He also collected cars and invested shrewdly in St. Louis real estate, and, less shrewdly, opened an amusement park called Berry Park. When it failed, the estate became Berry’s home and headquarters. (“I wanted it to be like Disneyland or Six Flags,” he once said, “but it turned out to be One Flag.”)
In the 1970s he participated in rock ’n’ roll revival tours, and after ending his relationship with his longtime band, including pianist Johnson, he began his practice of hiring a local group to wing it behind him in each city. Bruce Springsteen and the E Street Band once had the honor in their early days, but the overall result was inconsistency, and Berry’s reputation suffered.
He played himself in the 1978 film “American Hot Wax,” which told the story of disc jockey Freed. Hackford’s documentary, in which Keith Richards led an all-star band behind Berry in concert with such guests as Clapton and Linda Ronstadt, put him back in the spotlight. Although Berry spoke periodically about recording new material, nothing came of it.
But he kept playing, making a monthly appearance at the Blueberry Hill club in St. Louis as recently as this summer.
There were more legal dramas. He served four months in federal prison in Lompoc in 1979 for income tax evasion. In 1990, 60 women sued him for allegedly videotaping them in the bathroom of a restaurant at Berry Park. Berry denied the charges but paid a settlement. And in 2000, Johnson sued him for royalties and credit, claiming the pianist had co-written Berry’s hits. The court ruled against Johnson, who died in 2005.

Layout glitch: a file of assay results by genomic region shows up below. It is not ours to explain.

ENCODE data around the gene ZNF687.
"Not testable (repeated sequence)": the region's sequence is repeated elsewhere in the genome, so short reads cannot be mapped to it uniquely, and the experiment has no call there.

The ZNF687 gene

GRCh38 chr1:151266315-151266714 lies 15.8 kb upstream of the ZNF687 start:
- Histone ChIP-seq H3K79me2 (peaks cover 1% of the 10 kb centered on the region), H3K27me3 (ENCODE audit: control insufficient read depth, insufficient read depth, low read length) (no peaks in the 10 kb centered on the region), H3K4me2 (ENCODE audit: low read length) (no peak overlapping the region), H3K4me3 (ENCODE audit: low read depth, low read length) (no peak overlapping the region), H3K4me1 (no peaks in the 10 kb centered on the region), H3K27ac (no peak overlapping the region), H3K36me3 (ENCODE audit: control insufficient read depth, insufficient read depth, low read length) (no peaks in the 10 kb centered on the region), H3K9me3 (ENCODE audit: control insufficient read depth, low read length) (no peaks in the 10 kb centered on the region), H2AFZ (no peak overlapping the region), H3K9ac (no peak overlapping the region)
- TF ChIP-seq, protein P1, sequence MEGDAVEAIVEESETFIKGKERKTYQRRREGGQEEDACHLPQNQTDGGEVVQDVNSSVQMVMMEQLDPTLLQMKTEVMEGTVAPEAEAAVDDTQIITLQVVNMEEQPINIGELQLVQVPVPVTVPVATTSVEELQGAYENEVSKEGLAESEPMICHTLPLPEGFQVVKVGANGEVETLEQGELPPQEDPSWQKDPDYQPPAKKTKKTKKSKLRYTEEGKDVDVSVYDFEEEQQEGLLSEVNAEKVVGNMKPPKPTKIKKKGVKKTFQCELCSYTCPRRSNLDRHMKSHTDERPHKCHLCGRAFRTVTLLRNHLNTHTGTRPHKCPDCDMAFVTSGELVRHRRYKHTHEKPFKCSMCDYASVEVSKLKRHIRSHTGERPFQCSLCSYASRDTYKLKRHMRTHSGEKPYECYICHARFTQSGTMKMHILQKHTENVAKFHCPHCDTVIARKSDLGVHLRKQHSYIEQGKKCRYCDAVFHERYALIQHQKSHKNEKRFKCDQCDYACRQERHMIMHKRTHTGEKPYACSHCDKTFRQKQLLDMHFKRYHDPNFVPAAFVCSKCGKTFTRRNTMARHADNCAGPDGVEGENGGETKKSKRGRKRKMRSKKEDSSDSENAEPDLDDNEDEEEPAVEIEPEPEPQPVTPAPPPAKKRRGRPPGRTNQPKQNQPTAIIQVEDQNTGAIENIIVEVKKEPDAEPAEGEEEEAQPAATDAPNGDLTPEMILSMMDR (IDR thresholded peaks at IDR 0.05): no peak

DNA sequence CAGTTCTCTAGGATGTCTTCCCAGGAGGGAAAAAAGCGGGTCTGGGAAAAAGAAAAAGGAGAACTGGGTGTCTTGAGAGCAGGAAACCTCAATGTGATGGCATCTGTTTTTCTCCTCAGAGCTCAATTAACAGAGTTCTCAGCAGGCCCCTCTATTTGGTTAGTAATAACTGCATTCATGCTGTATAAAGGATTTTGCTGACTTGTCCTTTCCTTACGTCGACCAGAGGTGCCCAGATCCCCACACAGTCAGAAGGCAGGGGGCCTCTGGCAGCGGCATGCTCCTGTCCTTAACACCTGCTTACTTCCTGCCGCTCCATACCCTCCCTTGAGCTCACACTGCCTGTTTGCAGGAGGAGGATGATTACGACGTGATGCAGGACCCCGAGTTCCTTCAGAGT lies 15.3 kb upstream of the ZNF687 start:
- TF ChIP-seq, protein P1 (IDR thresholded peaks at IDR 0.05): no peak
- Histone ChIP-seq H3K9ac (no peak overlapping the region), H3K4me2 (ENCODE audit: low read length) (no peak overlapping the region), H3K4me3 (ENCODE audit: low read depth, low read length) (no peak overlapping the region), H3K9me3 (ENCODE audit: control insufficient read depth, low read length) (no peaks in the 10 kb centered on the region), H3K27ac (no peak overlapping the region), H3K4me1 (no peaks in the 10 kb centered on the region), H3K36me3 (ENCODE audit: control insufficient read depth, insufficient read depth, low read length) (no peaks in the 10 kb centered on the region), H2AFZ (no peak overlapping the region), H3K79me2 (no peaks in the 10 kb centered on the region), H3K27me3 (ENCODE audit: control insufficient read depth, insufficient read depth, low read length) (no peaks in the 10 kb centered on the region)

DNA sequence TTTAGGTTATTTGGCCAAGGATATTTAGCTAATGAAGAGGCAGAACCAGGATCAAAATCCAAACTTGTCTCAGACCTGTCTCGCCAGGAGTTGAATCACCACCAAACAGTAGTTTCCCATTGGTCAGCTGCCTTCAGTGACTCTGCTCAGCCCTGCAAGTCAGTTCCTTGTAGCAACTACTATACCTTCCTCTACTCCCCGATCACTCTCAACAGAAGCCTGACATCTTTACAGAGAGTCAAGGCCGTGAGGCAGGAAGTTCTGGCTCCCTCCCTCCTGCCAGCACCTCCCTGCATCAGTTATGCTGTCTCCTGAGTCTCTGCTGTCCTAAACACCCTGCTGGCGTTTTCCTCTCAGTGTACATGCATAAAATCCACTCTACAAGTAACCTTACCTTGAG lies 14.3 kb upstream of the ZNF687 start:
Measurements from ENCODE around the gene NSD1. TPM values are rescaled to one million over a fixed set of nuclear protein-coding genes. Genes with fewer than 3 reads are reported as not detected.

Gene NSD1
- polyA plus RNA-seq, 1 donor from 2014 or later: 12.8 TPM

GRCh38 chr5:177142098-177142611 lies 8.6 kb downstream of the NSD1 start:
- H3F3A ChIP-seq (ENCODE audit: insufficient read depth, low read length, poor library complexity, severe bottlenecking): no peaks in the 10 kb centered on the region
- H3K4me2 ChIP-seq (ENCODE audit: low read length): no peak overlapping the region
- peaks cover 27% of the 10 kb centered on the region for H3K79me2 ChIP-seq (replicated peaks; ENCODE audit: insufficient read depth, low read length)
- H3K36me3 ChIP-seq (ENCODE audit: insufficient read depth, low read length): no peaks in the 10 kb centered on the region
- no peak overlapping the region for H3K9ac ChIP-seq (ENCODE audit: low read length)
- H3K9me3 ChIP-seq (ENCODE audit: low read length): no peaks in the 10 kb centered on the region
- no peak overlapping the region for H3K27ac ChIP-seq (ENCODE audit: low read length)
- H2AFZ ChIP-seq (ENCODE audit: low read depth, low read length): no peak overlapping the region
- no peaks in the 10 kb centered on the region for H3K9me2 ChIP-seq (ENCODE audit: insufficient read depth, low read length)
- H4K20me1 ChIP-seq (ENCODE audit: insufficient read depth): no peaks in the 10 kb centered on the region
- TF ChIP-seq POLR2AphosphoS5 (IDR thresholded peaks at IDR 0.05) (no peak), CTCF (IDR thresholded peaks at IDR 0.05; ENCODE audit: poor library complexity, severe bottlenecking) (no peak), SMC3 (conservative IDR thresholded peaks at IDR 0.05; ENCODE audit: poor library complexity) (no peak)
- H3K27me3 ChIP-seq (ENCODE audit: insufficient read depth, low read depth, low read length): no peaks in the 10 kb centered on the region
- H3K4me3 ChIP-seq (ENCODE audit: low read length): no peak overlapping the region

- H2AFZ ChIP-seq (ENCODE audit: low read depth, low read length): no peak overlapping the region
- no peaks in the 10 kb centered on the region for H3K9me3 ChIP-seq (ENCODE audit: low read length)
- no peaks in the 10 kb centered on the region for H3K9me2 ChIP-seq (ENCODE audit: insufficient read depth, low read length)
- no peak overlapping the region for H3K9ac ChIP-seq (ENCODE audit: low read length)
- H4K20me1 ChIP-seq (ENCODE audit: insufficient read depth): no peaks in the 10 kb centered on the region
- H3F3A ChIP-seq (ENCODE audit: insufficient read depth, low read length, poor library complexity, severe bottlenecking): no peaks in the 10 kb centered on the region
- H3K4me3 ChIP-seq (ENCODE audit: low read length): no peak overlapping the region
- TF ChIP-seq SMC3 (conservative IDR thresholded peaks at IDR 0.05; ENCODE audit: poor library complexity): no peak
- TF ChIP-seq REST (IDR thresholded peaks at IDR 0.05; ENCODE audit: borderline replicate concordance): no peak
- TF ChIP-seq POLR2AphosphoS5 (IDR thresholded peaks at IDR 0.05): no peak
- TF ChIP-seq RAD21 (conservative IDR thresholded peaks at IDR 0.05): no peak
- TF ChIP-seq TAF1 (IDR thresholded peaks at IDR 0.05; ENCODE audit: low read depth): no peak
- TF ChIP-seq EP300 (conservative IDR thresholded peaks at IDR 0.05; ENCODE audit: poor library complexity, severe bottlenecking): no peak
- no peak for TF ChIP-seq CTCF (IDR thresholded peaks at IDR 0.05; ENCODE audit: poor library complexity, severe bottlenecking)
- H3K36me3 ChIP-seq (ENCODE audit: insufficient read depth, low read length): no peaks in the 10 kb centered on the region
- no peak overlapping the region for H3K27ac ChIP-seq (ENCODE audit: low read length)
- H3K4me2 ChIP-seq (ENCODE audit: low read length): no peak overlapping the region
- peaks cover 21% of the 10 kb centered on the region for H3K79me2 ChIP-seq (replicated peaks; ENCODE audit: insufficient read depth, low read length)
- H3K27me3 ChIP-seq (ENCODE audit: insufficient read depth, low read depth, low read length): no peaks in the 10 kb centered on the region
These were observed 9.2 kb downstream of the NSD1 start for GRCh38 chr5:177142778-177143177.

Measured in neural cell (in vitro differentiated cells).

Mike Campbell, lead guitarist for Tom Petty’s band the Heartbreakers and himself one of the most respected rock guitarists of the last 40 years, spoke as a fan on Saturday when he said in a statement: “My heart is broken to hear Chuck is gone. He was my first and greatest inspiration.”
“Luckily, I met him once,” Campbell noted. “Shaking his hand was like slipping into a huge, warm baseball glove. The world will always remember and honor his amazing talent … writing, singing, playing guitar, and creating a genre — rock and roll. He is the true genius who paved the way for all those who chase the rock and roll dream. His music will never die.”
Invoking the title of Berry’s sequel to perhaps his most iconic hit, “Johnny B. Goode,” Campbell concluded, “Bye Bye, Johnny B. Goode.”
Times staff writer Randy Lewis contributed to this report.